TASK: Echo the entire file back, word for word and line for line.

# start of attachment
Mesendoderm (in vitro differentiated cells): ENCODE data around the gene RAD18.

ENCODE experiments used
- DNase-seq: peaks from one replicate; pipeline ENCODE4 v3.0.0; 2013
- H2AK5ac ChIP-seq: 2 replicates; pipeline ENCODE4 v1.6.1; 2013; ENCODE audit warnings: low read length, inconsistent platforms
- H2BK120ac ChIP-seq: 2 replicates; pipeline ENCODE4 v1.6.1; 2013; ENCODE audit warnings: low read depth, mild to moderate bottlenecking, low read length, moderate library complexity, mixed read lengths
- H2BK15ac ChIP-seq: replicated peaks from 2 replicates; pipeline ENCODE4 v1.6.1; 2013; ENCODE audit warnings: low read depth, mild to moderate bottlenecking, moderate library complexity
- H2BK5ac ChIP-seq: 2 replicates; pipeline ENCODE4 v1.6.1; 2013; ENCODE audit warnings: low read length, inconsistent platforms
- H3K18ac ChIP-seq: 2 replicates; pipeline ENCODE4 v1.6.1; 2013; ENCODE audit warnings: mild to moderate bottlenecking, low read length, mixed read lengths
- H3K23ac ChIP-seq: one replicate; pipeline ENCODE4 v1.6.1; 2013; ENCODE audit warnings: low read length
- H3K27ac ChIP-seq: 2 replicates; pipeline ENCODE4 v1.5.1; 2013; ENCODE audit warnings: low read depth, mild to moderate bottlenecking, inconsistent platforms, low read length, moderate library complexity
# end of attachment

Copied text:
Mesendoderm (in vitro differentiated cells): ENCODE data around the gene RAD18.

ENCODE experiments used
- DNase-seq: peaks from one replicate; pipeline ENCODE4 v3.0.0; 2013
- H2AK5ac ChIP-seq: 2 replicates; pipeline ENCODE4 v1.6.1; 2013; ENCODE audit warnings: low read length, inconsistent platforms
- H2BK120ac ChIP-seq: 2 replicates; pipeline ENCODE4 v1.6.1; 2013; ENCODE audit warnings: low read depth, mild to moderate bottlenecking, low read length, moderate library complexity, mixed read lengths
- H2BK15ac ChIP-seq: replicated peaks from 2 replicates; pipeline ENCODE4 v1.6.1; 2013; ENCODE audit warnings: low read depth, mild to moderate bottlenecking, moderate library complexity
- H2BK5ac ChIP-seq: 2 replicates; pipeline ENCODE4 v1.6.1; 2013; ENCODE audit warnings: low read length, inconsistent platforms
- H3K18ac ChIP-seq: 2 replicates; pipeline ENCODE4 v1.6.1; 2013; ENCODE audit warnings: mild to moderate bottlenecking, low read length, mixed read lengths
- H3K23ac ChIP-seq: one replicate; pipeline ENCODE4 v1.6.1; 2013; ENCODE audit warnings: low read length
- H3K27ac ChIP-seq: 2 replicates; pipeline ENCODE4 v1.5.1; 2013; ENCODE audit warnings: low read depth, mild to moderate bottlenecking, inconsistent platforms, low read length, moderate library complexity